The Confederate Home, which became a haven for Mothers, Widows, Orphans, and Daughters of Confederate Soldiers in 1867, is situated in a Victorian building at 62 Broad Street, in what is now the heart of the commercial district. Faded three-story piazzas (Charleston's word for its distinctive covered porches) surround a hushed courtyard planted with live oaks, camellias, and hyper-green grass, inhabited by a slew of cats: the residents, many of them widows who have fallen on hard times and have been there for decades, pop in and out of each other's apartments like helpful prairie dogs, embracing the art of letting go.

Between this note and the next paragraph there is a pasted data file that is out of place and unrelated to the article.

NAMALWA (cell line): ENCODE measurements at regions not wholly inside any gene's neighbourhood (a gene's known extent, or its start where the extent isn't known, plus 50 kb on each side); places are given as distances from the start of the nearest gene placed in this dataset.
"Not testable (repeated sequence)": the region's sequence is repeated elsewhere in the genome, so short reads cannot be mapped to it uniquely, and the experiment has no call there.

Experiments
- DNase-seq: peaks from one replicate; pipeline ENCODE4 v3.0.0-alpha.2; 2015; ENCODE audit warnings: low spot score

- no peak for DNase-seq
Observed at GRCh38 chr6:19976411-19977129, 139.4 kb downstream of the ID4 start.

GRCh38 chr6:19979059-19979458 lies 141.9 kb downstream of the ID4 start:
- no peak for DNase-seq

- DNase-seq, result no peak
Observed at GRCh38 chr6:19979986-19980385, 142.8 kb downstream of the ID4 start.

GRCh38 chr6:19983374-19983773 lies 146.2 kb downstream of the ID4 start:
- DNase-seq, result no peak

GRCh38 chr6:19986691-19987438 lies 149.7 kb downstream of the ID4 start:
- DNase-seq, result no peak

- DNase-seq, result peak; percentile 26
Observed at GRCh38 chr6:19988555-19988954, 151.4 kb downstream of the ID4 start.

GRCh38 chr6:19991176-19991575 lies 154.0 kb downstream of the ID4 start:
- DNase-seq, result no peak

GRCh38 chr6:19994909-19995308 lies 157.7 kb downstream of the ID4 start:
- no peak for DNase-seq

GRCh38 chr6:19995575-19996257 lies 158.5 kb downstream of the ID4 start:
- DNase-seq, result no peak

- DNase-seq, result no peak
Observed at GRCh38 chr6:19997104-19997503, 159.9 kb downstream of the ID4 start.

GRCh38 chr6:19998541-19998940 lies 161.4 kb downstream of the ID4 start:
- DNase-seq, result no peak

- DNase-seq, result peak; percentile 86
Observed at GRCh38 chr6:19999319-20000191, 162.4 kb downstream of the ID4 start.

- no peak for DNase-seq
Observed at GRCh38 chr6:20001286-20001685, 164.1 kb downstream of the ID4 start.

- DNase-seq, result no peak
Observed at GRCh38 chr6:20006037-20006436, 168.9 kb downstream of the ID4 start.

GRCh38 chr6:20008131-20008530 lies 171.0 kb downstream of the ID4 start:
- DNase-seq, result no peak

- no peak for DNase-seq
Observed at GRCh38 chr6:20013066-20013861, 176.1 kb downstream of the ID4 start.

Josephine Humphreys, who is the unofficial figurehead of the literary set and adept at juggling the past and present, keeps an office at the Confederate Home. Beside a poster for the movie version of Rich in Love is a terminally Dixie family Christmas card from the fifties. With a honeyed Southern voice that could soothe nations, Humphreys laughs and points out the lies of history in the image: "That whole photograph, proper young ladies under the tree, was entirely staged—my mother borrowed vintage dresses from the museum."
And yet Charleston is still full of reverence for the entwined fates of all Charlestonians, the "concert of human lives," as Humphreys calls it. "When you grow up here, it's hard to get over the universal Charleston worry of what other people will think," she says. "The natives don't have many real places left, but the Confederate Home is the Charleston we all remember. It's just as real as it can be."
Tom Austin is a contributing editor for Travel + Leisure.